August 28, 2019 800 PM
MARFA – Superintendent Oscar Aguero was back in his element. At 7:45am he was shaking hands, bumping fists and high-fiving elementary students who paraded into the cafeteria to begin the first day of the 2019-2020 school year this Monday. Marfa High School Principal Dr. John Sherrill and Marfa Police joined the welcome wagon as kids unloaded from the school buses and arrived on foot with parents in tow.
Across campus, Sherrill and Aguero arrived to greet a bustling auditorium of high schoolers. As students settled in for the orientation, newly minted ninth grader Samuel Salgado told The Big Bend Sentinel he had a good summer in South Texas, but was still kind of excited to be back in school. After spending time with his grandparents and attempting to build a go kart, Salgado was eager to get into his welding classes, which would accelerate his kart’s construction.
Aguero, now in the midst of his fifth first day with the Marfa school district, told the auditorium a bit of back story. When he first arrived to the Marfa schools, they were rated “academically unacceptable” by the Texas Education Agency, receiving a failing “F” grade.
The superintendent thanked his students – in the past few years, the school has turned its grade around, achieving a high C, 79, two years ago, and last year improving leaps and bounds to reach a B grade of 87. Then he encouraged them to press on toward this year’s new goal of 91, an A rating. He was counting on them to challenge themselves, because their academic performance would change the school’s grade.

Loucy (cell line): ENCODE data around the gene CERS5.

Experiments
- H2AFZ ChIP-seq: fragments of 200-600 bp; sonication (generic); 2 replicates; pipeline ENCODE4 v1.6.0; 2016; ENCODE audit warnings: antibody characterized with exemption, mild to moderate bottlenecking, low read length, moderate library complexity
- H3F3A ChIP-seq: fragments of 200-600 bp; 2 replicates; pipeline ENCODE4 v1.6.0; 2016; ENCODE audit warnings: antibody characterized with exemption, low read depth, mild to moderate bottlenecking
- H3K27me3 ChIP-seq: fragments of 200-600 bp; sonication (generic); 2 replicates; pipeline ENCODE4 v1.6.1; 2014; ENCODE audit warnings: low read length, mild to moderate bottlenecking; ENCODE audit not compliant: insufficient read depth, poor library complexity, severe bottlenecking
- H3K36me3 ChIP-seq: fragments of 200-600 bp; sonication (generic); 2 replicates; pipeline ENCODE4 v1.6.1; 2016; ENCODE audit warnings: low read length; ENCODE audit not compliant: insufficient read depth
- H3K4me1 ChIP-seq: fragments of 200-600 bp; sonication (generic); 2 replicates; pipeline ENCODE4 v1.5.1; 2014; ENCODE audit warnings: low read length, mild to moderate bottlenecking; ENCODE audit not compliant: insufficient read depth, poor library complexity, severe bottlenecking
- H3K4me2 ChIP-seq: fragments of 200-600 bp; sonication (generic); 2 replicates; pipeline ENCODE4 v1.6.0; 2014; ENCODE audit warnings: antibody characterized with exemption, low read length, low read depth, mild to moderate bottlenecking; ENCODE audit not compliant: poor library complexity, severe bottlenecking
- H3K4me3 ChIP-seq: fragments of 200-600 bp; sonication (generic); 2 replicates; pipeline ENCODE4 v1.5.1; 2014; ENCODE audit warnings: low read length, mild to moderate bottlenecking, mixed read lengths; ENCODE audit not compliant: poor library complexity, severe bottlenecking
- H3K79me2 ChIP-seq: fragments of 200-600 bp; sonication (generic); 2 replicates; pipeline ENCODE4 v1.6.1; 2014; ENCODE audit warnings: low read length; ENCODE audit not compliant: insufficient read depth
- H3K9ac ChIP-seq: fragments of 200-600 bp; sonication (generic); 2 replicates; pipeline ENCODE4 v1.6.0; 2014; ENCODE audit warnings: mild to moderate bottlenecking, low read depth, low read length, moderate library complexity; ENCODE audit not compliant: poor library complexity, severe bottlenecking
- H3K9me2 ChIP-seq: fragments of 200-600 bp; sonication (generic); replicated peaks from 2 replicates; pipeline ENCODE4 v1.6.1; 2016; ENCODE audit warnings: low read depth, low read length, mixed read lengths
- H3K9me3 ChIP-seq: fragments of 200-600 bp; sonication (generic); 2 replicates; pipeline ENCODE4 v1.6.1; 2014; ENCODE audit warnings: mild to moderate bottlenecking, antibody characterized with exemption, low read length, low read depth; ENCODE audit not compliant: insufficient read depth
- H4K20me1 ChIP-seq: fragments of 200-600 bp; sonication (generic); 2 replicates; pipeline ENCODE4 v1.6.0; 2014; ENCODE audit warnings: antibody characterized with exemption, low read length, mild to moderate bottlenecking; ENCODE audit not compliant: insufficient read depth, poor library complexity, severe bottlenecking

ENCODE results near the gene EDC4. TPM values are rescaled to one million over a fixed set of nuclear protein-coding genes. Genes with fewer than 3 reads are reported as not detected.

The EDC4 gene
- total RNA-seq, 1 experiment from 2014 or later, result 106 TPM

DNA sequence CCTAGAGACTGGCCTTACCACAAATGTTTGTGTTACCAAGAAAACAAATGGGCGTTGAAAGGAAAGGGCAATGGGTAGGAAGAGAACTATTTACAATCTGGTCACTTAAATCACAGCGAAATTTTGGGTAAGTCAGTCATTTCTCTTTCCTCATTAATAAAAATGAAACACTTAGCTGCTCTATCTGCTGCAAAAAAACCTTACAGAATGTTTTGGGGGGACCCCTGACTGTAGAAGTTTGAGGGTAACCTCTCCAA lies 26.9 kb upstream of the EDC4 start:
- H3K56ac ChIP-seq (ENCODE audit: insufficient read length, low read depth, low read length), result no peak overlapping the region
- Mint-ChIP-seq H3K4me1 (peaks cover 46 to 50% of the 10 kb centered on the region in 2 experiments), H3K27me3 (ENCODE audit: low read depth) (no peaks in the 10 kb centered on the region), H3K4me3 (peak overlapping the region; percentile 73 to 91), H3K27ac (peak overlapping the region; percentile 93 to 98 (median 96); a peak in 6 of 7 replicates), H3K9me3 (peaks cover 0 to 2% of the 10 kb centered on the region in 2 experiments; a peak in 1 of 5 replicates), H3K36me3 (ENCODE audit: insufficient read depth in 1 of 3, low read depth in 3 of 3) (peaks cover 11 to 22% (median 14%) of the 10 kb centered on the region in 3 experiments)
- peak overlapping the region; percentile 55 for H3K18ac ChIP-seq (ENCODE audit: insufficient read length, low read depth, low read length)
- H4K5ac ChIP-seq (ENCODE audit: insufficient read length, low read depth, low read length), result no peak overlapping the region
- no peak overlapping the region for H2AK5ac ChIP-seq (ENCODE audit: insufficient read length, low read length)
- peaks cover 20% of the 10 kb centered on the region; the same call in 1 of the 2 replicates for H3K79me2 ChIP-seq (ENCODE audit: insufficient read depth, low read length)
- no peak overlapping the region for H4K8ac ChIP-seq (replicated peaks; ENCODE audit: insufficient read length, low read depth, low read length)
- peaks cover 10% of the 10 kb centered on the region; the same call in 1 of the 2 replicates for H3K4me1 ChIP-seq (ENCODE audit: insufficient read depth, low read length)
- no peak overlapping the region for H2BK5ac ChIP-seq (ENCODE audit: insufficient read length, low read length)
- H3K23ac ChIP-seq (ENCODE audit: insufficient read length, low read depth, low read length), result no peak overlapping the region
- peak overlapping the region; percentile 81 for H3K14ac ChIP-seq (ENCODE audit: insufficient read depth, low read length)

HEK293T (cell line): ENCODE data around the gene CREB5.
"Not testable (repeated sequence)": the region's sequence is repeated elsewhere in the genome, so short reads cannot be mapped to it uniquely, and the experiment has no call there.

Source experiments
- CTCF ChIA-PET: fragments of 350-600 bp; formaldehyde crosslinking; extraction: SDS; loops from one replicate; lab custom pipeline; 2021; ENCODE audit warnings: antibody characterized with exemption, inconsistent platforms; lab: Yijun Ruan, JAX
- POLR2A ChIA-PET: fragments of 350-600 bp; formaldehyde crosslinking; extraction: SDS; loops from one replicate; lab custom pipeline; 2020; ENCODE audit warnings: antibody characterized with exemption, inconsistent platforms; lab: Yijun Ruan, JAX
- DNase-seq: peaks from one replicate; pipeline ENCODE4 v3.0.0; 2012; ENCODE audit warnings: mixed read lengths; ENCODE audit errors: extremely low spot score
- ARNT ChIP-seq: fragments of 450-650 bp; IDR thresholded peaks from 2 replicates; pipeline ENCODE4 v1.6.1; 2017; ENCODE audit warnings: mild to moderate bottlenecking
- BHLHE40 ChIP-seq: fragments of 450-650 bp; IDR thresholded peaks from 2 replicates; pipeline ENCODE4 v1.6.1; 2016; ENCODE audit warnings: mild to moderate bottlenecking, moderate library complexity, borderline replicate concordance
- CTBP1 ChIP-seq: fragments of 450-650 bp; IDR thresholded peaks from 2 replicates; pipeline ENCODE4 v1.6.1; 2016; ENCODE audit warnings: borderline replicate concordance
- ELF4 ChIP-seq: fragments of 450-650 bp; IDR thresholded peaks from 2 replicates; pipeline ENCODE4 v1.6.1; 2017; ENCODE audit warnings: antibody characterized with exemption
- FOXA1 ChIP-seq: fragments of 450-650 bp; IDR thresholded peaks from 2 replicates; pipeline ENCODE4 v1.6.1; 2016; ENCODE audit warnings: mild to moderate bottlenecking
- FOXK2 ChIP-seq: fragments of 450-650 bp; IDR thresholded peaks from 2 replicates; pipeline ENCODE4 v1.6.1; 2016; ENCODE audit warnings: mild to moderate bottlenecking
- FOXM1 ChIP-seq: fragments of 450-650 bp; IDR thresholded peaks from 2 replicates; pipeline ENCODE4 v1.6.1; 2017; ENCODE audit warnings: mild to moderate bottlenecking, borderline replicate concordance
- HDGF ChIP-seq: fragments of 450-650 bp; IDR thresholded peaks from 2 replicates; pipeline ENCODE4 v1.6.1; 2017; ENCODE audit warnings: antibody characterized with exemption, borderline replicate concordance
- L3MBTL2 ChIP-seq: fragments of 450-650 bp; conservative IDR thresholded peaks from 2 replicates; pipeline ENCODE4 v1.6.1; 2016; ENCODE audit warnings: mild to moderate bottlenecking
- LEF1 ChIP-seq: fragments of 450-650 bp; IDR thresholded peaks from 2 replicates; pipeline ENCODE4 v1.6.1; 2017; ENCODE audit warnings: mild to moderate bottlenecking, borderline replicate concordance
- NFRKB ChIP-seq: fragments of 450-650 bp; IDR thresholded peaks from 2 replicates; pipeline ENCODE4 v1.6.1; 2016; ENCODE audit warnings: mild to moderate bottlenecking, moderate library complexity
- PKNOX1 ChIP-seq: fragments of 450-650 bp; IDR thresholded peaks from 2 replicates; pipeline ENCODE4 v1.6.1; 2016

Classes began, and as Marfa’s 341 students settled into the new year, Aguero visited every classroom to greet teachers and students and offer encouragement for the coming year.
Kindergarteners told him they were busy learning manners. Third graders in Montessori 1-3 were being paired with first graders, tasked with helping them navigate throughout the school year.
Elementary music classes and the band program are being fully revived this year, after Aguero had previously shut down the program to cut costs when it was struggling to keep a music teacher and band director on staff.
On Monday morning band director Amber Strach bustled around her music room, preparing for classes and worrying that the school only had half the number of recorders they needed. The dire financial constraints currently faced by the district would be laid bare that night at the school board’s budget meeting.
By the time Marfa High School students had settled into the rhythm of classes, Dr. Sherrill’s morning announcements echoed through their halls. After the pledge of allegiance, pledge to the Texas flag and a moment of silence, Sherrill concluded, “Make it a great day or not – it’s your choice.”